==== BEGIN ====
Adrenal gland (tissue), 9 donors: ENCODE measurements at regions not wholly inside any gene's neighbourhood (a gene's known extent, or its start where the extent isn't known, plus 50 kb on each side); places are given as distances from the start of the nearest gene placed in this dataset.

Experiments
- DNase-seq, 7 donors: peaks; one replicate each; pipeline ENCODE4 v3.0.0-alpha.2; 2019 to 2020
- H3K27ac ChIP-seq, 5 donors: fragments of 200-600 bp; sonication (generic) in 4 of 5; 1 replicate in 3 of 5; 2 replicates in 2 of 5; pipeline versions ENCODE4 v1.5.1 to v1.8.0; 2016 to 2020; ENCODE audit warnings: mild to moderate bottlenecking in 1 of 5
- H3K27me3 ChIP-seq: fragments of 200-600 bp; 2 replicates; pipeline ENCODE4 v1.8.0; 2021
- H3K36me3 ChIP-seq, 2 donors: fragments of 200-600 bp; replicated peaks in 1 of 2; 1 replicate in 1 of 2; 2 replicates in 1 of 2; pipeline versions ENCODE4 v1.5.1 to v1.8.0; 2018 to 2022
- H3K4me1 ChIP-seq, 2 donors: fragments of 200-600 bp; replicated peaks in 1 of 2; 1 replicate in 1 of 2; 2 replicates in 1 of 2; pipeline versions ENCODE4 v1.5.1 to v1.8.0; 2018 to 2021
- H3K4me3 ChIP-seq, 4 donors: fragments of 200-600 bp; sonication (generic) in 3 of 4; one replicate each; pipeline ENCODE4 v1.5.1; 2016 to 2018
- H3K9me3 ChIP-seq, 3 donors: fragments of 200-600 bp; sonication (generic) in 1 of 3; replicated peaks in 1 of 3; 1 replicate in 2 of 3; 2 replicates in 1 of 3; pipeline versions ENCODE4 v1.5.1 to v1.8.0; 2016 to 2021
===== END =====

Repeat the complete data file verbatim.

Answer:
Adrenal gland (tissue), 9 donors: ENCODE measurements at regions not wholly inside any gene's neighbourhood (a gene's known extent, or its start where the extent isn't known, plus 50 kb on each side); places are given as distances from the start of the nearest gene placed in this dataset.

Experiments
- DNase-seq, 7 donors: peaks; one replicate each; pipeline ENCODE4 v3.0.0-alpha.2; 2019 to 2020
- H3K27ac ChIP-seq, 5 donors: fragments of 200-600 bp; sonication (generic) in 4 of 5; 1 replicate in 3 of 5; 2 replicates in 2 of 5; pipeline versions ENCODE4 v1.5.1 to v1.8.0; 2016 to 2020; ENCODE audit warnings: mild to moderate bottlenecking in 1 of 5
- H3K27me3 ChIP-seq: fragments of 200-600 bp; 2 replicates; pipeline ENCODE4 v1.8.0; 2021
- H3K36me3 ChIP-seq, 2 donors: fragments of 200-600 bp; replicated peaks in 1 of 2; 1 replicate in 1 of 2; 2 replicates in 1 of 2; pipeline versions ENCODE4 v1.5.1 to v1.8.0; 2018 to 2022
- H3K4me1 ChIP-seq, 2 donors: fragments of 200-600 bp; replicated peaks in 1 of 2; 1 replicate in 1 of 2; 2 replicates in 1 of 2; pipeline versions ENCODE4 v1.5.1 to v1.8.0; 2018 to 2021
- H3K4me3 ChIP-seq, 4 donors: fragments of 200-600 bp; sonication (generic) in 3 of 4; one replicate each; pipeline ENCODE4 v1.5.1; 2016 to 2018
- H3K9me3 ChIP-seq, 3 donors: fragments of 200-600 bp; sonication (generic) in 1 of 3; replicated peaks in 1 of 3; 1 replicate in 2 of 3; 2 replicates in 1 of 3; pipeline versions ENCODE4 v1.5.1 to v1.8.0; 2016 to 2021